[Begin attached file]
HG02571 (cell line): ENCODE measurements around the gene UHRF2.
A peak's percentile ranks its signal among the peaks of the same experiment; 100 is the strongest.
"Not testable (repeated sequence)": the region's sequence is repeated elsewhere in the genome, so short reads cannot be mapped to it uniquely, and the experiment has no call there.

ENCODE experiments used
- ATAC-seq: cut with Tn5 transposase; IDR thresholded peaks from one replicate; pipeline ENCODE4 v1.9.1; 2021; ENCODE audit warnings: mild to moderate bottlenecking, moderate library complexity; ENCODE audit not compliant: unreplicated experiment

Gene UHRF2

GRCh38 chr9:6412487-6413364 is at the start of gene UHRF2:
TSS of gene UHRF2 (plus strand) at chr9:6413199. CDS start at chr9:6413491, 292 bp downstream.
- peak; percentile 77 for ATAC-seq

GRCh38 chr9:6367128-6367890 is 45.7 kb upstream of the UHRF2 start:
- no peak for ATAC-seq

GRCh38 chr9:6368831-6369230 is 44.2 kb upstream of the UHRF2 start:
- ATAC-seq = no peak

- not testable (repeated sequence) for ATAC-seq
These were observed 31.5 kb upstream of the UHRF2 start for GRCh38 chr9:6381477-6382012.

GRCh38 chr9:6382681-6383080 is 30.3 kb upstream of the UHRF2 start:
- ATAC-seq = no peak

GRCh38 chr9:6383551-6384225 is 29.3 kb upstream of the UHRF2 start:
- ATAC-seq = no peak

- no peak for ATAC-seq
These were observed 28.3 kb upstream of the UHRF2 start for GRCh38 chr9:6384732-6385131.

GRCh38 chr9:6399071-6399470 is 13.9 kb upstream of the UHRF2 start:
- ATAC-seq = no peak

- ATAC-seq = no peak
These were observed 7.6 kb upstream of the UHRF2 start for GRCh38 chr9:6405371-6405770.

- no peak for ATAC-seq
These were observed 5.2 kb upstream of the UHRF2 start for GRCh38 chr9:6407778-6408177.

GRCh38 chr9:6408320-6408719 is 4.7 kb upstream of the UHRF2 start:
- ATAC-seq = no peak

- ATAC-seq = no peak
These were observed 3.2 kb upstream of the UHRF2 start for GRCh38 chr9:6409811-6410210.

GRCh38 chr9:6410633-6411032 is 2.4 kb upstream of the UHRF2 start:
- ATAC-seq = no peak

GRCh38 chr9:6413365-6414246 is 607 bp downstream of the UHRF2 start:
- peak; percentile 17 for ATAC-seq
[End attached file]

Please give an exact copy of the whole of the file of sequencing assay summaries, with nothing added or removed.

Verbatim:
HG02571 (cell line): ENCODE measurements around the gene UHRF2.
A peak's percentile ranks its signal among the peaks of the same experiment; 100 is the strongest.
"Not testable (repeated sequence)": the region's sequence is repeated elsewhere in the genome, so short reads cannot be mapped to it uniquely, and the experiment has no call there.

ENCODE experiments used
- ATAC-seq: cut with Tn5 transposase; IDR thresholded peaks from one replicate; pipeline ENCODE4 v1.9.1; 2021; ENCODE audit warnings: mild to moderate bottlenecking, moderate library complexity; ENCODE audit not compliant: unreplicated experiment

Gene UHRF2

GRCh38 chr9:6412487-6413364 is at the start of gene UHRF2:
TSS of gene UHRF2 (plus strand) at chr9:6413199. CDS start at chr9:6413491, 292 bp downstream.
- peak; percentile 77 for ATAC-seq

GRCh38 chr9:6367128-6367890 is 45.7 kb upstream of the UHRF2 start:
- no peak for ATAC-seq

GRCh38 chr9:6368831-6369230 is 44.2 kb upstream of the UHRF2 start:
- ATAC-seq = no peak

- not testable (repeated sequence) for ATAC-seq
These were observed 31.5 kb upstream of the UHRF2 start for GRCh38 chr9:6381477-6382012.

GRCh38 chr9:6382681-6383080 is 30.3 kb upstream of the UHRF2 start:
- ATAC-seq = no peak

GRCh38 chr9:6383551-6384225 is 29.3 kb upstream of the UHRF2 start:
- ATAC-seq = no peak

- no peak for ATAC-seq
These were observed 28.3 kb upstream of the UHRF2 start for GRCh38 chr9:6384732-6385131.

GRCh38 chr9:6399071-6399470 is 13.9 kb upstream of the UHRF2 start:
- ATAC-seq = no peak

- ATAC-seq = no peak
These were observed 7.6 kb upstream of the UHRF2 start for GRCh38 chr9:6405371-6405770.

- no peak for ATAC-seq
These were observed 5.2 kb upstream of the UHRF2 start for GRCh38 chr9:6407778-6408177.

GRCh38 chr9:6408320-6408719 is 4.7 kb upstream of the UHRF2 start:
- ATAC-seq = no peak

- ATAC-seq = no peak
These were observed 3.2 kb upstream of the UHRF2 start for GRCh38 chr9:6409811-6410210.

GRCh38 chr9:6410633-6411032 is 2.4 kb upstream of the UHRF2 start:
- ATAC-seq = no peak

GRCh38 chr9:6413365-6414246 is 607 bp downstream of the UHRF2 start:
- peak; percentile 17 for ATAC-seq